Give Lean implementation the status of your company’s number one strategic intent, lead it from the top and see it succeed! A CEO with deep commitment to lean thinking and lean practice stands the best chance of leading his organisation to becoming ‘truly lean’ and explore even greater possibilities. CEO’s who have developed traditional management styles and interact with such others with traditional management ideas will succumb to trying them and struggle with successful lean implementation. Lean is a complete strategy and not merely a cost reduction or quality improvement program. Managements that treat this as a mere shop floor improvement program tend to delegate this work to their next level and kill the intent. If a CEO is not able to lead lean transformation for any reason, then he should delegate it to the next best leader who should be so empowered that the buck should stop with him in respect of every decision; irrespective of whether it pertains to marketing, purchase, quality, people or production.
Every leader leading lean transformation starts off as a novice, learning along the way through mistakes and experiments. He needs to have a strong vision of what the future can be with successful lean implementation, and that vision will help stay focused. Most people fail with the first principle itself which is the principle of Philosophy – “Base your management decisions on long term thinking (for gains and advantages), even at the expense of short term gains.” This is where almost everybody trips. Dual focus is not possible as at the time of decision making, you have to choose one of the two, and what you decide will be your ticket to success or otherwise.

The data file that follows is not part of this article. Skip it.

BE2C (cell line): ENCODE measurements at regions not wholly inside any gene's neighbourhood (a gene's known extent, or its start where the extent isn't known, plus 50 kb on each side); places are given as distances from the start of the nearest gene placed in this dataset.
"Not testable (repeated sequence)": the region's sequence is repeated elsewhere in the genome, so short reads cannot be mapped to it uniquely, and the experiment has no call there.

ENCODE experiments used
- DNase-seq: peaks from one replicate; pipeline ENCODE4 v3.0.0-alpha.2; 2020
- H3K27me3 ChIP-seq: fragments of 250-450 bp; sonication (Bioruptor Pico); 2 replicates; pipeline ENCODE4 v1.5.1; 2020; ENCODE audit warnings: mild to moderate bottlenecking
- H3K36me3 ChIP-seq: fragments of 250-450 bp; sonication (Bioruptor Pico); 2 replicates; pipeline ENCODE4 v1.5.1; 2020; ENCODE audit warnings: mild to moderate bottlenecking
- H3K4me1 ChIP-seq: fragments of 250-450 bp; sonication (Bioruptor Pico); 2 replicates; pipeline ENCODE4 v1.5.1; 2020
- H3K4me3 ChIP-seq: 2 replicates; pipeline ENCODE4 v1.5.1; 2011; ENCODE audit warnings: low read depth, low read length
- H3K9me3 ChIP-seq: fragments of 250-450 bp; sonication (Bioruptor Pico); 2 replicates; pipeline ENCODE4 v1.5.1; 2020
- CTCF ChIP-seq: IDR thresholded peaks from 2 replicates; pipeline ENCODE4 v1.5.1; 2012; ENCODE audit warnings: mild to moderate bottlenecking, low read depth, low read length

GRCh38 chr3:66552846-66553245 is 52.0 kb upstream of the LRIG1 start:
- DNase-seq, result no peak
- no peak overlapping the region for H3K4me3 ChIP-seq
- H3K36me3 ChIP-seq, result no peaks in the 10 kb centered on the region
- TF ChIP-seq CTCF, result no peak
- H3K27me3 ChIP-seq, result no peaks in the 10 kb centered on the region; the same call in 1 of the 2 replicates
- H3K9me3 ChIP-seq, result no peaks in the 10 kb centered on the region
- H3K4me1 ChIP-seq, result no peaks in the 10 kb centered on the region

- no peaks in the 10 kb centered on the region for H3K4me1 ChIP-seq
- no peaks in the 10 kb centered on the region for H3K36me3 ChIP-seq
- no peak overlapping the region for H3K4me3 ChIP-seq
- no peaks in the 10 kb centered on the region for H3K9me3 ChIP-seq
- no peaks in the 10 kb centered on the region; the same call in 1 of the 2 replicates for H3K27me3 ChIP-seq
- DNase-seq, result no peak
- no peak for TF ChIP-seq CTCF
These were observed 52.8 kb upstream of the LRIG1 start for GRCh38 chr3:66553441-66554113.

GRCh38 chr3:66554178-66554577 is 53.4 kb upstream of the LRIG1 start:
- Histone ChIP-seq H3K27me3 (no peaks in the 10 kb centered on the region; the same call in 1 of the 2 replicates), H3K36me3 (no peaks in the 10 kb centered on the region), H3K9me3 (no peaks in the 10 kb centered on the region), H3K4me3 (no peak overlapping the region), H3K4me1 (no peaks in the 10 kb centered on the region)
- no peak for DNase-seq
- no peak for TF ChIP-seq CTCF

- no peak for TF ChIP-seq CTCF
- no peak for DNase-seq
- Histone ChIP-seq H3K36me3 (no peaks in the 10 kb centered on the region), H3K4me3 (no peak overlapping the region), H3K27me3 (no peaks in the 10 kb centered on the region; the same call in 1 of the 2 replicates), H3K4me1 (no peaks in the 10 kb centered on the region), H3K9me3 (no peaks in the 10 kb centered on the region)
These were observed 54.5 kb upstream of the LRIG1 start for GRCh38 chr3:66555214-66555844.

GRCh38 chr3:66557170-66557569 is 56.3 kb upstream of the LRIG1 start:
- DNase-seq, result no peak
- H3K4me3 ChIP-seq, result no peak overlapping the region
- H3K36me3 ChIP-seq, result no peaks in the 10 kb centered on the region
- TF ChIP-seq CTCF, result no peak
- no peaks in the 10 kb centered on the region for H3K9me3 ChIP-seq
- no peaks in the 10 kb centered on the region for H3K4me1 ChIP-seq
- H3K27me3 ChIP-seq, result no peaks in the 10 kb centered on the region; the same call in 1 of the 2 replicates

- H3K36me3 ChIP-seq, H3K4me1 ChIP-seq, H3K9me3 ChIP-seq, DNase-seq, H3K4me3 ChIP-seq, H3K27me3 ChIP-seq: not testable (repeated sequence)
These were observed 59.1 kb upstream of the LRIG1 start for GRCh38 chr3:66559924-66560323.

As a random example; imagine you receive a large order and are bound to deliver good quality on time. You have got a set of lean processes going and seen its benefits, and need to keep implementing further steps in the process to advance on the lean journey. But what you do instead is panic and go back to old traditional thinking and style of managing the execution. Such actions not only kill the effort but sets you back by a long time, and if you are not attentive this becomes a precedent for your next and every subsequent order. Lean thinking and lean behavior is opposite to convention. So wanting to implement lean with traditional thinking will never work. Lean requires engaging people with trust right down to the last workman, traditional hierarchy of command and control does not work here.
Thinking and behavior in an organisation is influenced by its leaders; they build the culture. The leaders and their succession must place great emphasis on productivity, workmanship, quality, value etc. The leadership concept of the organisation must be to build an organisation that will serve customers for a long time, rather than build a product to make money, or to be merged, sold or liquidated at the whims and fancies or incapability of the management. Take the example of Toyota; its leaders believe that profits are the result of ‘making people who make good things that satisfy customers.’ Traditional corporate executives see things in a different way. They see that profits come from selling things, whether they are made good or not, by whoever, and whether or not they satisfy customers. While profits can be increased through productivity improvement, in traditional management productivity as a pursuit is secondary to the pursuit of profits. Production is incidental to money making, and thus it (Lean) garners little interest among corporate executives.